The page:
El próximo jueves 4 de octubre, se celebra en Madrid el evento “Meeting Point 2012” organizado por ASTIC, con el lema “Las TIC para la sostenibilidad del Servicio Público”. Durante esta jornada, tengo el gusto de coordinar la mesa redonda: “CIO en la Administración General del Estado: ¿Ha llegado la hora?”.
Para presentar la mesa he preparado unas líneas que os ofrezco a continuación.
Estimados compañeros de ASTIC y compañeros de empresas de Tecnología, estimados invitados, buenos días a todos.
Estados Unidos, Corea, Singapur, Suecia , Japón, Finlandia, Alemania, Reino Unido, Nueva Zelanda, Australia, Tailandia, Indonesia, … ¿Qué tienen en común estos países?. Según el informe “2012 World e-Government Ranking” del Institute of e-Government”, estos son los países líderes en el establecimiento de un CIO para la Administración, responsables ejecutivos de la Administración Electrónica, así como de la coordinación de las TIC en toda la Administracion.
Según el informe 2012 de las Naciones Unidas sobre e-Government, el número de países con CIO en la Administración creció desde 32 en 2010 a 60 en 2012. 18 paises europeos ya lo tienen, siendo Europa la región mundial donde mayor porcentaje de países tiene esa figura.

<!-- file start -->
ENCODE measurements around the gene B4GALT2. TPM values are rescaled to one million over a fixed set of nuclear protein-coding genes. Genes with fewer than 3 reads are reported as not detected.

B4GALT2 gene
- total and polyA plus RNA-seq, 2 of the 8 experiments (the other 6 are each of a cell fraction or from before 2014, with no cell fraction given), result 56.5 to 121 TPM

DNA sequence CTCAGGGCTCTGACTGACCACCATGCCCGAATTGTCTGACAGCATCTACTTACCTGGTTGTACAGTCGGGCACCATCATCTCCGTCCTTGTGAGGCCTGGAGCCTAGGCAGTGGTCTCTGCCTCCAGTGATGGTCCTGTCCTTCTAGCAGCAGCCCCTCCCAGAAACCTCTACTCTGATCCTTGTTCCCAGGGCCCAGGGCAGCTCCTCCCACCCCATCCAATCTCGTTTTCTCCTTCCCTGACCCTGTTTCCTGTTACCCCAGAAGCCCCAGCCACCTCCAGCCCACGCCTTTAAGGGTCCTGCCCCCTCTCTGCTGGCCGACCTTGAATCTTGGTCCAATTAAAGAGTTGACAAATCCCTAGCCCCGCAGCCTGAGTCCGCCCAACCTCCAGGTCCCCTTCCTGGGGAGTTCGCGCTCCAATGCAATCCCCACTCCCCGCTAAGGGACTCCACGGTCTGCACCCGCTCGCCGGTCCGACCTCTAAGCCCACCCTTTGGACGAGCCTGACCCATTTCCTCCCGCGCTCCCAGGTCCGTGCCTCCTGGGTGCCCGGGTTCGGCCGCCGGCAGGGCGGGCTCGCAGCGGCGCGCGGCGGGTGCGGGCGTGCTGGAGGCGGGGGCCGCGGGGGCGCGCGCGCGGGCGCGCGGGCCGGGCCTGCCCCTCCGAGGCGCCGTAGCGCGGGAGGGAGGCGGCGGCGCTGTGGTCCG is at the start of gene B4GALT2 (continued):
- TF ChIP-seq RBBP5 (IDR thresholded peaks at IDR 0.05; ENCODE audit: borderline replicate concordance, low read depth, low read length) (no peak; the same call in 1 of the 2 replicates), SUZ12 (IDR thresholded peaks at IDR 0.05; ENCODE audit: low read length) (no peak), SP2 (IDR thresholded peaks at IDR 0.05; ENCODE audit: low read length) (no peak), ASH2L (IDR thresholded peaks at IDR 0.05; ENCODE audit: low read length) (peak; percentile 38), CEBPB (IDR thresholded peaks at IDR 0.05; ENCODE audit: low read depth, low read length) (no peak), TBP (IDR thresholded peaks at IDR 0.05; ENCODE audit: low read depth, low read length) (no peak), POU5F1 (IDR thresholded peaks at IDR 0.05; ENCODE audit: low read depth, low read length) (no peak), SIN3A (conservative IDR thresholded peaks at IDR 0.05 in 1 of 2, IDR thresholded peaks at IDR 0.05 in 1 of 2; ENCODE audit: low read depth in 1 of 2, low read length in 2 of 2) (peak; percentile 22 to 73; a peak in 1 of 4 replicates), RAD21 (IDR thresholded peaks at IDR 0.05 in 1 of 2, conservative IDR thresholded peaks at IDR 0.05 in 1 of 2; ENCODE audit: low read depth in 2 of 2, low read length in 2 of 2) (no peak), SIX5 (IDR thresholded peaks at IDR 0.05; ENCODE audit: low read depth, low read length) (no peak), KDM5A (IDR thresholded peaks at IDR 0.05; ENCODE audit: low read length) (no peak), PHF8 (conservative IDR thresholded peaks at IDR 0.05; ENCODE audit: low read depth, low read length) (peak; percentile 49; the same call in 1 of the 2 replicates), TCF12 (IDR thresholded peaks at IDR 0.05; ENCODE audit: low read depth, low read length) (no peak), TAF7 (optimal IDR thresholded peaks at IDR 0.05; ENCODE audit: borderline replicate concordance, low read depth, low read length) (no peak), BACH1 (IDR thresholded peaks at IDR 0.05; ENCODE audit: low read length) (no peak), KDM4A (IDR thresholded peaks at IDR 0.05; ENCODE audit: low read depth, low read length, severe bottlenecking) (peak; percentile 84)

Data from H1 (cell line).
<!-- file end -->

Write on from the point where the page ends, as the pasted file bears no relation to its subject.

¿Tenemos en España una figura CIO de la Administración o equivalente?. En principio, no. No parece que los Órganos actuales de coordinación, como el Consejo Superior de Administración Electrónica, o las Direcciones Generales que se ocupan de las Tecnologías de la Información en el Ministerio de Industria, Energía y Turismo, o de la Administración Electrónica en el Ministerio de Hacienda y Administraciones Públicas, estén en la posición ejecutiva apropiada para desempeñar las funciones de un CIO para toda la Administración.
De modo que es legítimo plantearse la pregunta, ¿necesita la Administración General del Estado un CIO?. Y, en caso afirmativo, ¿cómo sería ese CIO?, y ¿cómo llegar a él?.
ASTIC, nuestra asociación profesional, dentro del portafolio de propuestas para la mejora de la Administración por medio de la Tecnología, está estudiando la figura del CIO de la Administración General del Estado como un elemento clave para seguir avanzando en el camino que permite una mejor administración para los ciudadanos, con un menor coste.
Por ello organiza, dentro de la jornada Meeting Point, la mesa de debate denominada “CIO en la Administración General del Estado: ¿Ha llegado la hora?”. Que tengo el honor de presidir.
Para ello contamos con cuatro distinguidos intervinientes que arrojarán con seguridad luz sobre esta materia.
Estas son las tres referencias usadas en la introducción, junto con el enlace al lugar del que las he obtenido:
Government Chief Information Officer (CIO)